Any trip to Napa these days is special, since we get to see our dear friends, Chris and Paul. You may recall, they were on my cycling trip and cruise to Croatia last May. I think they travel more than I do, but I am happy for them. They deserve it.
We are here ostensibly to attend a Bonnie Raitt concert at the Oxbow Riverstage on Saturday night. But we will spend the afternoon wine tasting in Napa Valley, enjoy a nice dinner, and hit the concert venue. Sunday, we will “peddle for pancakes” as Paul has proclaimed. Every Sunday, when they are home, they cycle about 20 miles, then stop at the Yountville golf course for pancakes or breakfast. We have done this once before with them. And it is always fun.
On our way back from Napa, we will stop (maybe) in the Livermore wine country as well. Of course, we will be in a hurry to rescue Lexi from Elaines’ Pet Resort.
A bit about Bonnie Raitt. Here is some information from her website:
She was raised in Los Angeles, in the Quaker tradition and a commitment to social activism. A Stella guitar was a Christmas present that launched her career at the age of 8. She is enshrined in the Rock and Roll Hall of Fame, won ten Grammys, and has published twenty-one albums. She has become an institution in American music. She has performed duets with other famous musicians including John Lee Hooker, Willie Nelson, Aretha Franklin, BB King, Tony Bennett, and Ray Charles.
Needless to say, this is an action-packed weekend with two special people. But I am sorry to miss their sidekicks, Tommy “Two Shoes”, and Miss Irene.
Despite the growth of many wine regions here in California, and elsewhere, Napa Valley is still my favorite. Why? Three reasons, one, I started coming here in the Sixties, when Napa was the really “poor” sister to France and Bordeaux. And two, we sold some of our grapes to a conglomerate here, Allied Vintners, which became part of Heublein, which became part of ?? who knows! Three, and most importantly, for most of my adult life, Napa was about an hour away from home.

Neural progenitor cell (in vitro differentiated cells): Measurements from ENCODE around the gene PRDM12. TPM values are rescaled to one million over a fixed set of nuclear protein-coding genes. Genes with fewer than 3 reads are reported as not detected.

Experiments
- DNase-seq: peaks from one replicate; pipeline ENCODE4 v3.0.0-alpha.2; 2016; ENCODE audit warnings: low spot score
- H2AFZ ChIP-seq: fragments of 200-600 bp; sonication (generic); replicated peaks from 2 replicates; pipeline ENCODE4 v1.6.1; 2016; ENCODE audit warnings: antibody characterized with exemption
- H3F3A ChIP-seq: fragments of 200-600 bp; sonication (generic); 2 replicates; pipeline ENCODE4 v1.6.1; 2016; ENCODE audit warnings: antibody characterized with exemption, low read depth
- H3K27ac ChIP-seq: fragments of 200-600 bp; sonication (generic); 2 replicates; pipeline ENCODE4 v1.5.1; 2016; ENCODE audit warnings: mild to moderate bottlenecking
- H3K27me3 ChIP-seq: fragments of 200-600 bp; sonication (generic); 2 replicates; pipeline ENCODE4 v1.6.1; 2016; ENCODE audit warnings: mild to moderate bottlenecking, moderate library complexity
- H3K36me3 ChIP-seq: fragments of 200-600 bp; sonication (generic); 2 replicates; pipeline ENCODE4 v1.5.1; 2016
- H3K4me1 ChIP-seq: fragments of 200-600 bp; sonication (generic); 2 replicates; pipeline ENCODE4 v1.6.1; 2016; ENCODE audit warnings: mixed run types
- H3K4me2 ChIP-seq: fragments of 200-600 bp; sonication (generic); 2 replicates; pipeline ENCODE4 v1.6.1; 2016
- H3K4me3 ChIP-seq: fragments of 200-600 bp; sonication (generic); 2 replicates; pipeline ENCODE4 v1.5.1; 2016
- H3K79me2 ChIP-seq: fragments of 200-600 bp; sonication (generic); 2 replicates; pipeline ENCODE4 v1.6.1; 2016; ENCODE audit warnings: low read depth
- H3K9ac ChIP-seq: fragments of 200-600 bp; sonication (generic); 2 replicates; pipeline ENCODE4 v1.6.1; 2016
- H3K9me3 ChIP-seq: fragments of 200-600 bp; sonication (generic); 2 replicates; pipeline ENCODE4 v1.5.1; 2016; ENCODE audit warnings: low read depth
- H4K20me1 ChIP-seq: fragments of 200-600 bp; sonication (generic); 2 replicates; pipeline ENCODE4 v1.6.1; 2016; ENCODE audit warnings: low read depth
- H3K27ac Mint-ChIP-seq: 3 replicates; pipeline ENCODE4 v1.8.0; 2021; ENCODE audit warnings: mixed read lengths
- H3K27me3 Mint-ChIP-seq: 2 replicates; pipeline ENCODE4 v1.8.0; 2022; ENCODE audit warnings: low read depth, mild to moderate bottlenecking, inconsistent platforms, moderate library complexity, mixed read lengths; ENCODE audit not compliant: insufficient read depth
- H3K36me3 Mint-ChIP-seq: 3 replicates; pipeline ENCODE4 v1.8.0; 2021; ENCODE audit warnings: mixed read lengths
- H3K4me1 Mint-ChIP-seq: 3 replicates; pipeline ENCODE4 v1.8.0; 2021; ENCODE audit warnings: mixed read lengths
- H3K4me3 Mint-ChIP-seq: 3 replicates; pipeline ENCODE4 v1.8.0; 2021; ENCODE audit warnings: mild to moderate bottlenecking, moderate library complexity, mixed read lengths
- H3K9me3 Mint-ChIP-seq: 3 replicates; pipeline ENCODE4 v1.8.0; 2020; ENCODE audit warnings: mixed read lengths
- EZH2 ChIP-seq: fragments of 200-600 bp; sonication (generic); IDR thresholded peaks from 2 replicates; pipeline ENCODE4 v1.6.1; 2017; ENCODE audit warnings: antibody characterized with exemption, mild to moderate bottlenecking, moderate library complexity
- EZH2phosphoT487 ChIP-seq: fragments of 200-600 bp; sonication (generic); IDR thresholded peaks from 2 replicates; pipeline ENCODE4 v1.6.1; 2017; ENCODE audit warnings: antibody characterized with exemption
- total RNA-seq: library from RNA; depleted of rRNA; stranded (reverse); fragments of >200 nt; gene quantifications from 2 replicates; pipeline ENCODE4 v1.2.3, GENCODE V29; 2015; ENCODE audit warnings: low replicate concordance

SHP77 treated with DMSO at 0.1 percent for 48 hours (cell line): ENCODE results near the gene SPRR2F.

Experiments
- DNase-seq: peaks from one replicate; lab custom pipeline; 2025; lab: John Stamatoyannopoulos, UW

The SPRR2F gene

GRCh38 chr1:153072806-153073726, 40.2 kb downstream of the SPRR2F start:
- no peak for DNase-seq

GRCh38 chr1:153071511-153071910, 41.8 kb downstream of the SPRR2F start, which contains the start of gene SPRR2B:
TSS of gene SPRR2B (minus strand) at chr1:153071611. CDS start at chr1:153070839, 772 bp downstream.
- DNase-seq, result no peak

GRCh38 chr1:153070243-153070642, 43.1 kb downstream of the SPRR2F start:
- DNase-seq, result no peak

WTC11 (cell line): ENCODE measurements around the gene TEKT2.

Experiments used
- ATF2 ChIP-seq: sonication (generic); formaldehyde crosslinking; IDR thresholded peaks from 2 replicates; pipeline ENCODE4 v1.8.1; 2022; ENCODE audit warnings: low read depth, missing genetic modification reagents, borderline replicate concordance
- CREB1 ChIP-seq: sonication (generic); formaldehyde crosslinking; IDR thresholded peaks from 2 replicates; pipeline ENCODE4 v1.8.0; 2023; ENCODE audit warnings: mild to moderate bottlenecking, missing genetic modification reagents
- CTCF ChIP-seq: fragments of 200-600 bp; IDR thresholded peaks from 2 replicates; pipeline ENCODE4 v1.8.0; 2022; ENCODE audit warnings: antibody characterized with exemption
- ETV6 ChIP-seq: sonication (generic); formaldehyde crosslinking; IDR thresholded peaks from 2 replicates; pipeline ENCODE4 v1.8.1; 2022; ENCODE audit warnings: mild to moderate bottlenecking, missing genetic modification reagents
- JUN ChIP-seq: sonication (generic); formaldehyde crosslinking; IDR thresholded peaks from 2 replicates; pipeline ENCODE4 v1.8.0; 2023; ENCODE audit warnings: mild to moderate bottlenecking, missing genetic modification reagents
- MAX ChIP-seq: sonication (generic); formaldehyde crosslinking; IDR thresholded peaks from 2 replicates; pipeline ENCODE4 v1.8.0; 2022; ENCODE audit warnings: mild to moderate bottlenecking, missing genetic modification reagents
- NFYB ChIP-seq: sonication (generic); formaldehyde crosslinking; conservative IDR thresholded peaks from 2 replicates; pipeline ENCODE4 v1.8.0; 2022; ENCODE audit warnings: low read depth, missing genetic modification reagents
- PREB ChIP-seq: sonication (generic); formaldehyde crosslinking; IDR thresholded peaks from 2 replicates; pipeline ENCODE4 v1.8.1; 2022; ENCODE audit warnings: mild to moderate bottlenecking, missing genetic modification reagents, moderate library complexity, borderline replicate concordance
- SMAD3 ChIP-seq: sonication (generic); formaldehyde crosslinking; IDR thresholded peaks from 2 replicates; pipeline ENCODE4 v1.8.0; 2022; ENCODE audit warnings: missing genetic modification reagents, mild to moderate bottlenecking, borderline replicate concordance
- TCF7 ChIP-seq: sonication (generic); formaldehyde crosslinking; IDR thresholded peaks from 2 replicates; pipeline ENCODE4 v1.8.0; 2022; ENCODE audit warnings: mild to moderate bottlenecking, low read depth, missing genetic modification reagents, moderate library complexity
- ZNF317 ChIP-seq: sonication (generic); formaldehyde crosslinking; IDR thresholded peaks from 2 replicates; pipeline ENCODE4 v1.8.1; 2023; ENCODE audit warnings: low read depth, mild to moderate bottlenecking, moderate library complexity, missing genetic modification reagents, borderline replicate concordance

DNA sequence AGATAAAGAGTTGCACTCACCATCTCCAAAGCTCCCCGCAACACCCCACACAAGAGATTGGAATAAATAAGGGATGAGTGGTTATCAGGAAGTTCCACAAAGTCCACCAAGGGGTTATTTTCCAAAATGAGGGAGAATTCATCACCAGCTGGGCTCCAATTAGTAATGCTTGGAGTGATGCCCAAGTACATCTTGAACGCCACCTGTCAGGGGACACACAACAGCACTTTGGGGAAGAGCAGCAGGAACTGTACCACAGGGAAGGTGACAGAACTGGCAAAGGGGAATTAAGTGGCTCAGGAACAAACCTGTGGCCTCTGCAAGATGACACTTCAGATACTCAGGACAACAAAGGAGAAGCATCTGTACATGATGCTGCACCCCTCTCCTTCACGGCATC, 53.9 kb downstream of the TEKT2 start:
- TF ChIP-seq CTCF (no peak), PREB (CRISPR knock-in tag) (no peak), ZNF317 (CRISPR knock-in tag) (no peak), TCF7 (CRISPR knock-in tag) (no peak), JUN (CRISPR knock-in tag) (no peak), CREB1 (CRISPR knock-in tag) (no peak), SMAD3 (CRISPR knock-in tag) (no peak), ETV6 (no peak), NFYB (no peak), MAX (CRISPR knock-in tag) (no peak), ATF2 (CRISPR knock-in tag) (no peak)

What do we really know about Napa other than wineries, good food, and the Napa Vine Trail? The median income here is about $86,000 annually. The city has only 78,000 people, rather exclusive.
Napa Valley contains about 25% of California’s wineries but represents only 4% of our state’s wine production. And only 0.4% of the world’s wine production. Only 44,000 acres are under cultivation for grapes, with about 700 growers. Yet, there are 16 approved AVA’s. Over half the vineyards are planted with Cabernet.
The economic impact is about $10 billion annually, and nearly $50 billion to the US annually.
Why is Yountville so famous? A pioneer by the name of George Yount presumably planted the first wine grapes here, around 1838 or 1839. But John Patchett opened the first commercial vineyard in 1861, followed by Charles Krug, a name you recognize, I am sure. And now, over 5 million people visit Napa Valley annually. In California, only Disneyland draws more people!
Napa’s worldwide claim to fame: Napa wines earned their fame in The 1976 Judgement Of Paris when a panel of French judges, in a blind tasting, voted the 1973 Chateau Montelena Chardonnay and the 1973 Stag’s Leap Cabernet Sauvignon as the top white and red, beating out the French competitors. It is NEVER mentioned in France!! All they do is bad mouth Napa Valley.
Enough facts for now, Joe (Friday). It is time to go wine tasting and relax at the concert. Oh, and Mavis Staples was the warm up, and she was fabulous!!!